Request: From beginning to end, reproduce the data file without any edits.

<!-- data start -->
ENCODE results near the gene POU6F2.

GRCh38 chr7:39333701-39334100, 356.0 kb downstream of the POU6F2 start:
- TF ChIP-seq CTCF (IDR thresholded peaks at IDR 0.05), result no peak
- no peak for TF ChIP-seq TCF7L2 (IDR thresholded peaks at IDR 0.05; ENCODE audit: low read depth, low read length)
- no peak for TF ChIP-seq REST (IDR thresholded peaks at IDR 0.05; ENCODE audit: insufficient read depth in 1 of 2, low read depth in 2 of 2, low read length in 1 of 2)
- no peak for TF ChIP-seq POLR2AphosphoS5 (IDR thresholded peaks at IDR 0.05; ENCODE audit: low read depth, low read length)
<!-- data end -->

ENCODE results near the gene POU6F2.

GRCh38 chr7:39333701-39334100, 356.0 kb downstream of the POU6F2 start:
- TF ChIP-seq CTCF (IDR thresholded peaks at IDR 0.05), result no peak
- no peak for TF ChIP-seq TCF7L2 (IDR thresholded peaks at IDR 0.05; ENCODE audit: low read depth, low read length)
- no peak for TF ChIP-seq REST (IDR thresholded peaks at IDR 0.05; ENCODE audit: insufficient read depth in 1 of 2, low read depth in 2 of 2, low read length in 1 of 2)
- no peak for TF ChIP-seq POLR2AphosphoS5 (IDR thresholded peaks at IDR 0.05; ENCODE audit: low read depth, low read length)